Rather a short journal entry this week, we fear. Quiet, getting colder, lots of shades of brown and still leaves hanging on determinedly to some of the trees. The only stand-out colour comes from the red berries on the Viburnum and the new plantings of Ilex verticiliata- featured image above –  at the back of the garden with its very red berries indeed … these bushes should grow to 8 or 10 feet in height when the show ought to be magnificent (hope they grow fast, we are not getting any younger 🙂 )

We have had periods of pouring rain, a small snow flurry that melted away and there is a decent snowfall predicted for the middle of the week to come but otherwise the garden is well and truly hunkered down. A good sized flock of Goldfinches is making good use of the feeders and the usual other species of birds are round and about. Once winter really arrives (-17C on Sunday night apparently) with a good snow cover then the feeders will be providing a more important resource and will start to draw in the winter birds. Hopefully this year will see a good irruption of winter finches from the north … but who knows?

As is obvious to anyone following this journal, we manage our garden for the wildlife – mostly that means the birds but skunks (which the spellchecker constantly tries to change to skink), raccoons, the occasional fox, lots of squirrels, a few rabbits and assorted species of mice all pass through on their daily rounds. Insects in season too. Primarily this is down to having a good range of native species but the main attraction for them is probably the density of the marginal plantings of trees and shrubs that we have put together; shelter from the weather and from predators being of great importance. It is also important that we have growth from the ground up – far too many gardens are clear-trimmed up to six or seven feet and birds in particular do not like that.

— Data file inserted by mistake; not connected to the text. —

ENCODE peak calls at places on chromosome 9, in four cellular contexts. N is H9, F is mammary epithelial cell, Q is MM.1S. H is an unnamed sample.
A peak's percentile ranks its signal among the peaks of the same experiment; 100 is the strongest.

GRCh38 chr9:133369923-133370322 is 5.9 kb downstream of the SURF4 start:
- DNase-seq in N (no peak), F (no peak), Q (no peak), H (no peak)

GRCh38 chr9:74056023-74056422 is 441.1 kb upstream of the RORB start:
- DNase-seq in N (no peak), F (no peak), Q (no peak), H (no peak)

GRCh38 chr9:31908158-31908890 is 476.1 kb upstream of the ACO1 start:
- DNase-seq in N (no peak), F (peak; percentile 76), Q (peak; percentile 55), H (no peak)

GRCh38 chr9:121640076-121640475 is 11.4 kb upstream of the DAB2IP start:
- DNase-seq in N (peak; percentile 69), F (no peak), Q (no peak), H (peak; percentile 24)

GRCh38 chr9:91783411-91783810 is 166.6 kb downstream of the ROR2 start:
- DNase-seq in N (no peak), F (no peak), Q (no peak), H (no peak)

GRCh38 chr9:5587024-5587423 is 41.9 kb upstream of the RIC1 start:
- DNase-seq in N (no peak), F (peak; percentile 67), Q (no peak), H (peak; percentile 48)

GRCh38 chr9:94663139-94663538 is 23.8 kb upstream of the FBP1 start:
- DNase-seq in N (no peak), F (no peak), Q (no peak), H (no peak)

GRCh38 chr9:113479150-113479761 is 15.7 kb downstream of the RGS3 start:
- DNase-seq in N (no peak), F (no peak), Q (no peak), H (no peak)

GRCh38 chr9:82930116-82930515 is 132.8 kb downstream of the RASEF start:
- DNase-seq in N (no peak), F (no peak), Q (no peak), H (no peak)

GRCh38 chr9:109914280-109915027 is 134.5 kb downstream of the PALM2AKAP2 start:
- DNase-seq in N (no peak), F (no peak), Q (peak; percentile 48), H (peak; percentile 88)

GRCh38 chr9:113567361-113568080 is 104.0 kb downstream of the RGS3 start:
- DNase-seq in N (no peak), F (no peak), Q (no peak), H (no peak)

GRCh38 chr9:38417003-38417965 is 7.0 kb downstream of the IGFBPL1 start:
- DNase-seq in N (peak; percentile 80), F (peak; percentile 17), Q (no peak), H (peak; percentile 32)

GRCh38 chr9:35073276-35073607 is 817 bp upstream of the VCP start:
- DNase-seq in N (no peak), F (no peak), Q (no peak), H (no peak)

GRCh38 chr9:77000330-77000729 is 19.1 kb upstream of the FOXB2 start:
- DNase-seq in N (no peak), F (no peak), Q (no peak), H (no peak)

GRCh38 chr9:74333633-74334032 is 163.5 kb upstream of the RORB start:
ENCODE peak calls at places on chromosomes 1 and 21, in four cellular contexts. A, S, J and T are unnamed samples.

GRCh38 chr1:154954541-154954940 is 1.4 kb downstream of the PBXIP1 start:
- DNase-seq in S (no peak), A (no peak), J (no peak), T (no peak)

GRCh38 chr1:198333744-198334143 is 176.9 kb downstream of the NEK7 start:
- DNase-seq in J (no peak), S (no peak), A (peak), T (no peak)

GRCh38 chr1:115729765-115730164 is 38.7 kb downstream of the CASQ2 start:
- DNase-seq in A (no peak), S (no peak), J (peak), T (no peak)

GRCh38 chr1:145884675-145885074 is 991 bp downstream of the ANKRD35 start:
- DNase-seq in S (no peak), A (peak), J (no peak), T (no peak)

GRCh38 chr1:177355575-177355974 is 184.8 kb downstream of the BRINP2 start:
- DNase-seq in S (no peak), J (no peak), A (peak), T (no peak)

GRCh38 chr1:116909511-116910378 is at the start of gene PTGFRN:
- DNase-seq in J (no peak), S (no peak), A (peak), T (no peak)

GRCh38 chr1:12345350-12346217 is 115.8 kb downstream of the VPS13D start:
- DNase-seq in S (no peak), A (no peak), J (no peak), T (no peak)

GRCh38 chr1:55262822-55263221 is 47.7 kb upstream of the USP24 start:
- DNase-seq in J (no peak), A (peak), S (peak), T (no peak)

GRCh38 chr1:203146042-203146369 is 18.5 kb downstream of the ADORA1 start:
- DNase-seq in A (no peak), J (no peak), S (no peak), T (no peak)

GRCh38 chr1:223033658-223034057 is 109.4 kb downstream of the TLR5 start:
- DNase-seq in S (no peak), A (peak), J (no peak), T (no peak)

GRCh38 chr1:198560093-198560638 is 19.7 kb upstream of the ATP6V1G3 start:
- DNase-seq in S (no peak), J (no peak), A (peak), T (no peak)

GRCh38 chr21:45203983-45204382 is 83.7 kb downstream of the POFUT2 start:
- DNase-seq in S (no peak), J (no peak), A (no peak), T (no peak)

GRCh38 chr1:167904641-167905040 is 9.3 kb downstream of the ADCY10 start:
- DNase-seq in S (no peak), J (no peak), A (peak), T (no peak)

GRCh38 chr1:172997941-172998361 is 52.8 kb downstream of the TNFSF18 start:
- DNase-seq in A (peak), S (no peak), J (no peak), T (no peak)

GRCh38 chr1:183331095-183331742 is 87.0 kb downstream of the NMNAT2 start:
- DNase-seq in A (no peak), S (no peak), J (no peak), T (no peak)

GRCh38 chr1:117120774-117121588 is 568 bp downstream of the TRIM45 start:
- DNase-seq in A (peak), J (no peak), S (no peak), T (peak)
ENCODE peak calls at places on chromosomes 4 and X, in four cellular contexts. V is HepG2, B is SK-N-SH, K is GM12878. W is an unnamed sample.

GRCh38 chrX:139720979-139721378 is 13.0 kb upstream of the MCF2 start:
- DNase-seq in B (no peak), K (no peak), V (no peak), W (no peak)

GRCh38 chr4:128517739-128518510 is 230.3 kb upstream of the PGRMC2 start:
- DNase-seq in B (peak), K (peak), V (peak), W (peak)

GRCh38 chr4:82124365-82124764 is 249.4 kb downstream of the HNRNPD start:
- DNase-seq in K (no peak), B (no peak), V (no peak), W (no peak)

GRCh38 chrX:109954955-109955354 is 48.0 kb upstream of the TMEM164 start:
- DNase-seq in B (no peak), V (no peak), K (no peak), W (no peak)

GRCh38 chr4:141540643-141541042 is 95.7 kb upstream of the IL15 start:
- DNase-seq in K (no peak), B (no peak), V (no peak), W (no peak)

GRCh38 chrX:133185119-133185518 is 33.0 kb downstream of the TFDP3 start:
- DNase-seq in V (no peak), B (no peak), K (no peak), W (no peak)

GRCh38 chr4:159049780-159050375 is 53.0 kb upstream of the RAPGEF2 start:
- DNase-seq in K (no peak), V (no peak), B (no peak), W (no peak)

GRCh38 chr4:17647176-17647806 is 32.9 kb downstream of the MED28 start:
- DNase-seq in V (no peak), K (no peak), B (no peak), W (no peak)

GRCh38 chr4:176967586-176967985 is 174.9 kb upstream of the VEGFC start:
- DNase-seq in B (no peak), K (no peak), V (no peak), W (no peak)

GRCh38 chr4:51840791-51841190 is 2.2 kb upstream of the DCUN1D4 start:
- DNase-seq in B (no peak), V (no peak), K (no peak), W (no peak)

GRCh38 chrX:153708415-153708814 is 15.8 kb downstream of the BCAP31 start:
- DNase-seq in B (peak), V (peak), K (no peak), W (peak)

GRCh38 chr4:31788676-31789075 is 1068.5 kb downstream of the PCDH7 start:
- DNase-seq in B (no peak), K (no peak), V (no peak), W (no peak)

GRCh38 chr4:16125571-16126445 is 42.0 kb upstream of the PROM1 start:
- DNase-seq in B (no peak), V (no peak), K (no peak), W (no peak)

Come the year’s end we will put together a summary of the 2017 gardening and wildlife highlights. Next year’s plans will include some serious development of our ideas out to the front of the house. There is a huge paper birch, rowan tree and magnolia plus a drainage ditch being taken over (under guidance from us) by native seed-bearing perennials and some very rough grass. It would be nice to make things even denser and more interesting, though the grassed area cannot entirely disappear as it holds a good annual display of daffodills – the first real sign that winter is behind us. Funnily, the neighbours and dog-walkers all enjoy the spring colours of the daffs yet don’t try to plant their own despite these being perhaps the easiest of all flowers to grow.

So – some pictures of this week’s brown display …

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The gardener’s escape

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Small flurries settle on the magnolia leaves

Sage

Magnolia stellata

Pin oak … should have shed all its leaves by now but this is a funny sort of year